Protect Ruhan

The annoying part of playing against an opponent is that oftentimes he will try his best to stop you from winning even when he knows that you’re trying to win yourself!  How selfish.  To that end, he’ll often try to answer Ruhan, be it with a removal spell or the like.  These cards aim to put a stop to that nonsense.

I cannot think of a better use of Not of This World than in this deck.  Nothing feels quite so satisfying as tapping out to lethal your opponent, having them smugly respond with a trick to kill your general, and then responding right back with a free counterspell and now YOU’RE DEAD!  Boom!

Notably, the protection spells here work double duty.  Not only can they prevent a removal spell from our opponent, they can also allow sneaky Ruhan to waltz past like-colored blockers.  This is particularly awesome on the rebound spells: one part Counterspell; one part unblockable spell.  Finally, the suite is rounded out with some assorted cheap coutnerspells that can or do draw cards in a pinch.  If I were playing in a more competitive context, I’d probably add even more cheap counters up to and including Force of Will.

Other, non-Ruhan avenues to victory

Begrudgingly, I am playing other creatures in the deck.  There’s not a whole lot, and those that do tend to work well with the abundance of instants and sorceries in our deck, as well as the overarching “make a creature huge” plan.

Kiln Fiend’s whole extended family is here including crazy uncle Wee Dragonauts.  Wrecking Ogre is a house when cast on Ruhan, although I’ll forever be sad that it doesn’t enable a one-card-kill all by itself.  Surrakar Spellblade is perhaps the most powerful card in the whole deck.  Innocuous at first glance, an Assault Strobe and an Artful Dodge later and you’ve just drawn 4 cards… and that’s with nothing else being cast.  The only real odd duck here is Medomai the Ageless.  I added here because of the cute interaction she has with double-strike effects, as well as how favorable she interactions with haste granting effects.  Speaking of which…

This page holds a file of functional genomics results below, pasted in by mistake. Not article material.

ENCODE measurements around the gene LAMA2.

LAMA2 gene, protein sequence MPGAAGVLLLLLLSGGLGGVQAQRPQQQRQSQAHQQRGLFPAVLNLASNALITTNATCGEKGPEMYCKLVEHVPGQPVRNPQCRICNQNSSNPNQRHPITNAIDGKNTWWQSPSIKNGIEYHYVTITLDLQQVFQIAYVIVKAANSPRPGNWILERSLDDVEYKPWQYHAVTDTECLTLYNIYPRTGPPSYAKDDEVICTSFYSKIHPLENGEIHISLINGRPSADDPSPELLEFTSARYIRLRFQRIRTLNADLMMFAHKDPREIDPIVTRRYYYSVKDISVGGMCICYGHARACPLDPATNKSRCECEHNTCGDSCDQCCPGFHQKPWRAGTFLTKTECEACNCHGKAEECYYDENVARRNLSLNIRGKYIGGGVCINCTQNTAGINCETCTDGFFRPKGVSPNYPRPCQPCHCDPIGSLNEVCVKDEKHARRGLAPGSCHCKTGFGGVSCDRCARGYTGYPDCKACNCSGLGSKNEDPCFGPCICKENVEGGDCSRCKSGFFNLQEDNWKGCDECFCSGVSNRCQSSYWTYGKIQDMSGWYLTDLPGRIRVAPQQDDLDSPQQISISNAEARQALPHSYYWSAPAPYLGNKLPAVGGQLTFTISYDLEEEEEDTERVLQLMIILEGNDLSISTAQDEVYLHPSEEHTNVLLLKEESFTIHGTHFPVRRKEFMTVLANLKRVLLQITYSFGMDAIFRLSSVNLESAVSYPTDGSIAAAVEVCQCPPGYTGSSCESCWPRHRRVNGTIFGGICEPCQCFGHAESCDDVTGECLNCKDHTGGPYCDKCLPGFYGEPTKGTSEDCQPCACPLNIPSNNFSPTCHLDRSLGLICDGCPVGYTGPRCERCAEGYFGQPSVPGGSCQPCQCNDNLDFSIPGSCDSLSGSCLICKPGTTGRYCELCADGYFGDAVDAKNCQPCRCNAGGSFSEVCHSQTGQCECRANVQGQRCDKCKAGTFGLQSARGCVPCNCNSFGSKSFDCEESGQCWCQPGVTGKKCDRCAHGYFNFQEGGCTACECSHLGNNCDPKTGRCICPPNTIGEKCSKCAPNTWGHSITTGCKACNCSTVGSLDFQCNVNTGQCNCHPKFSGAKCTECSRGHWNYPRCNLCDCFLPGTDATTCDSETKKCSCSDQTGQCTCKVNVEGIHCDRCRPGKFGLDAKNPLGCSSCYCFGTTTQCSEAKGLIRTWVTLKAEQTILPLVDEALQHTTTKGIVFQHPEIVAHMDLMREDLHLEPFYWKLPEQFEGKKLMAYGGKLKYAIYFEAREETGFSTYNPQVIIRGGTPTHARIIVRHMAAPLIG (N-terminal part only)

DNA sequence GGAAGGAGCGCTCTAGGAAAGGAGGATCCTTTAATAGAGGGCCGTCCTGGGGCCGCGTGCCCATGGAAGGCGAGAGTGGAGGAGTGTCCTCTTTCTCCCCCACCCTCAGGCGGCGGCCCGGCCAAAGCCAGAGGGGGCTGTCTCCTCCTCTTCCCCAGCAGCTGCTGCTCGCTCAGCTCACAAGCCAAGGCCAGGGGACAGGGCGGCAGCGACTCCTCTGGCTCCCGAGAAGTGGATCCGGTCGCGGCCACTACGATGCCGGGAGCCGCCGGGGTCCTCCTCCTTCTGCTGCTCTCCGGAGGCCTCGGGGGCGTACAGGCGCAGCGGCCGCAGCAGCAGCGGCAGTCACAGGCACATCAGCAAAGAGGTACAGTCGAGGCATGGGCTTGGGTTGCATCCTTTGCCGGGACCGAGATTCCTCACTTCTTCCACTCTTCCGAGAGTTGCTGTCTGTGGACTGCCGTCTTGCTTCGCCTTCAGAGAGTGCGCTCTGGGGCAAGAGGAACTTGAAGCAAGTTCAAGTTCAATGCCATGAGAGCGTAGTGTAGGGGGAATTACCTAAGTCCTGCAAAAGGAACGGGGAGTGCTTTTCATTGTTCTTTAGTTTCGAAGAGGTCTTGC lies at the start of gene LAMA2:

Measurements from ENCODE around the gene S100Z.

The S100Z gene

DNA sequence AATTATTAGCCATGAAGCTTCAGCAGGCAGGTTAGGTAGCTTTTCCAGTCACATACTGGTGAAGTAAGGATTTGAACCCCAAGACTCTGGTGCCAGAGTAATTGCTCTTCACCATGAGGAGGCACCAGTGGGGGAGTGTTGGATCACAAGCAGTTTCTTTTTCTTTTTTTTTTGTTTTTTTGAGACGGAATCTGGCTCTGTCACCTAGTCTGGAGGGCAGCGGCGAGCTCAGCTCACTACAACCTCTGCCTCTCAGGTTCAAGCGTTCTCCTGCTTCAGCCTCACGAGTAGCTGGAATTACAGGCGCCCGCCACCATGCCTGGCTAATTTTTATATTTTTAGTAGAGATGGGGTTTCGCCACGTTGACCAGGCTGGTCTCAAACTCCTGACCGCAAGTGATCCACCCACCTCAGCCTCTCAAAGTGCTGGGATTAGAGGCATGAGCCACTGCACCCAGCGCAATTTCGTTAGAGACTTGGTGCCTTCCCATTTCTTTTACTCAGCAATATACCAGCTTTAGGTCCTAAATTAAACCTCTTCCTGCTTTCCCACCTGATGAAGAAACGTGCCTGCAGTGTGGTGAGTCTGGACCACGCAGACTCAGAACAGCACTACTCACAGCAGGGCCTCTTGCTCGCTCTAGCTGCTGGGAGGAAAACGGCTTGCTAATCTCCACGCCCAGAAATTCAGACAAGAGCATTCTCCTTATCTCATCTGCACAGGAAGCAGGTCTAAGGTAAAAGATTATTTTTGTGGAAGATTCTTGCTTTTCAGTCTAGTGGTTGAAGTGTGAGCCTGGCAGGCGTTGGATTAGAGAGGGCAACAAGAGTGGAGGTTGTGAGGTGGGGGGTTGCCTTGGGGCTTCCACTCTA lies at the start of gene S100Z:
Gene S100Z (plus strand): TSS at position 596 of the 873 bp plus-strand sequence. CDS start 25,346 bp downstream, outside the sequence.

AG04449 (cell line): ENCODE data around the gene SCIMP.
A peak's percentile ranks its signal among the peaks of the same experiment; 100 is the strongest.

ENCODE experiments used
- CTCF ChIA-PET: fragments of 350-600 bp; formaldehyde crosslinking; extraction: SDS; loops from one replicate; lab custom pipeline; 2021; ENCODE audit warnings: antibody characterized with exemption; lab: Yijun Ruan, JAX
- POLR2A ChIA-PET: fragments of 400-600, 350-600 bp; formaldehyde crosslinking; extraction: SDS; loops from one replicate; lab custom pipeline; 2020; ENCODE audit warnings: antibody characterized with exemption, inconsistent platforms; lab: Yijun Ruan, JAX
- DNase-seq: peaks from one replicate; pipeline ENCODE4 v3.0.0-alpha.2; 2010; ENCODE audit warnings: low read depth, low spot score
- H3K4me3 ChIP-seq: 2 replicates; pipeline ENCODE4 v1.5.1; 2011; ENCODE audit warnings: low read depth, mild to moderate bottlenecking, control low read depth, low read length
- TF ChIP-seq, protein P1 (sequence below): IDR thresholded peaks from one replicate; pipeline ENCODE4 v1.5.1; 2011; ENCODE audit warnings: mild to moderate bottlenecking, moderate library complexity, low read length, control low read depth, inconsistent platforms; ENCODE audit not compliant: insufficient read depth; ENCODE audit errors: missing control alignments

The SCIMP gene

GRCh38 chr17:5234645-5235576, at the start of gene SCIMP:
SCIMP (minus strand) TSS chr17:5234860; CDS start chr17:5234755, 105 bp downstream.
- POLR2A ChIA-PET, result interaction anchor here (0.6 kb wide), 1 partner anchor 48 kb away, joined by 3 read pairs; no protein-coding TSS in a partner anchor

Ruhan go fast (and other assorted odds and ends)

Finally, we get to everything else.  The fast mana.  The card draw.  The give Ruhan haste cards.

There’s not much to say about any of these cards really.  Soul’s Fire has won a surprising amount of games and Sunforger is incredible, acting as way to ensure that games that go long are within reach.  I often think about adding more mana rocks to the deck in order to power out Ruhan; I never end up getting around to it though.


As always, I usually don’t end up providing a land base for these decks due to the varying budgets of my readership (all two of you).  The only three lands that I would absolutely play are Hall of the Bandit Lord, Slayer’s Stronghold and Sunhome, Fortress of the Legion.  Other than that, add whatever you’d like.  In this deck, I personally have a honed mana base consisting of fetches, duals, the whole nine yards.  After all, I don’t want to stumble on mana and let Ruhan down.

Be sure to tune in next time where I’ll be going through the cards that I, Commander Guy, see as potential inclusions in the EDH decks of tomorrow.  Until then.

Commander Guy

Commander Guy

Commander Guy prides himself on building interesting, powerful, or at the very least, original Commander decks on a more or less frequent basis. An otherwise agreeable fellow, his only flaw is his intense and all-consuming hatred for Sol Ring. If you play one, prepare to suffer his wrath.
Commander Guy




Published:March 22, 2016